Metroid fans seem wary of the upcoming cooperative spin-off, Metroid Prime: Federation Force, because it lacks the series exploration-focused gameplay, but perhaps most of all, because it won’t prominently feature the series’ iconic heroine, Samus Aran. In fact, the game’s E3 trailer garnered a substantial number of downvotes on YouTube. I recently got the chance to play the game, and while its baseline shooter gameplay may not seem like the Metroid game fans asked for, what I played was at least a competent experience with solid team-based mechanics.
Federation Force lightly surrounds itself with the series’ lore, putting you in control of a marine from the Galactic Federation–the same organization that Samus Aran was once a part of. You and up to three other players embark on missions across various locales across the galaxy, some of which fans might recognize. The presentation also retains the ominous and atmospheric musical tones heard from early Metroid games.
Federation Force unfolds in a first-person perspective with a visor overlay and a blaster in tow in a manner reminiscent of the Metroid Prime series. However, the aiming controls have been altered to accommodate the 3DS’ control scheme. Free-aiming, for example, now utilizes the gyroscope, meaning you can aim simply by tilting your 3DS. The series’ other controls and features–such as the ability to lock on and strafe with the left shoulder button–also remain intact.
Unlike past Metroid games, Federation Force has a customization system. Before a mission, players can select from a stock of items, such as missiles, elemental weapons, and repair capsules. Depending on the items each player takes, they can fill out specific roles within their team. These roles become even more defined by the game’s mod chips, which are passive buffs with different effects. For instance, a squadmate can take all the repair capsules and equip a 50% heal buff mod chip to rejuvenate their squadmates during a mission. With a variety of mod chips to collect, the possibilities for customization and strategy seem promising.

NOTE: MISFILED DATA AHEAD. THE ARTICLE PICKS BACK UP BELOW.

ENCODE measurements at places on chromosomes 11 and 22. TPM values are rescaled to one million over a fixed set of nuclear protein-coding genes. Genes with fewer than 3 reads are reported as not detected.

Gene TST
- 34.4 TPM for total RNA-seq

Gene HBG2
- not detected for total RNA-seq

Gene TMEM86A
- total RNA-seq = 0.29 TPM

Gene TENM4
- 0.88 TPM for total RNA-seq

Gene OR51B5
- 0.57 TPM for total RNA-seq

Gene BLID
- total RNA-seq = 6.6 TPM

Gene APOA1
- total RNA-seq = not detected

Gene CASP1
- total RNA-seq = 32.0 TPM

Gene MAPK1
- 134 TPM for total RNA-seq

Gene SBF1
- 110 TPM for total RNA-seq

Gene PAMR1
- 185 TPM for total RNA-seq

Our first mission was to investigate an abandoned power station that had somehow reactivated after years of disuse. I chose to specialize on shock-based weapons to better fight mechanical enemies. The mission led us through a series of corridors, filled with agitated security robots. We eventually reached the power station’s generator and had to destroy its core while acid flooded the map and more robots attacked. Take a look at the footage from the tense battle below:
My squad’s second mission was to eliminate a Space Pirate warship that was trying to destroy a skiff we had recently landed on. Under the pressure of a 10-minute countdown timer, we had to simultaneously use a catapult to launch bombs at the warship and fend off waves of incoming Space Pirates, all while the skiff slowly crumbled beneath our feet. Check out our struggle to catapult bombs in the footage below:
These mission scenarios gave the cooperative action a sense of excitement and demanded that each squadmate play their part. While one player had to ward off attacks from incoming enemies, the others had to focus their attention elsewhere to eliminate an even larger threat. And even when these tactical roles were set among our squad, the responsibilities would shift dynamically as we reacted to every tense new development.
Besides the engaging missions and customization options, I didn’t see firm evidence of how Federation Force takes advantage of its universe. It’s true that the Galactic Federation hasn’t been the series’ focus in the past, but a story from their perspective represents an exciting possibility. It could provide more insight into the conflict with the Space Pirates and the Metroid universe at large, which may be the only way for this game to redeem itself in the eyes of fans.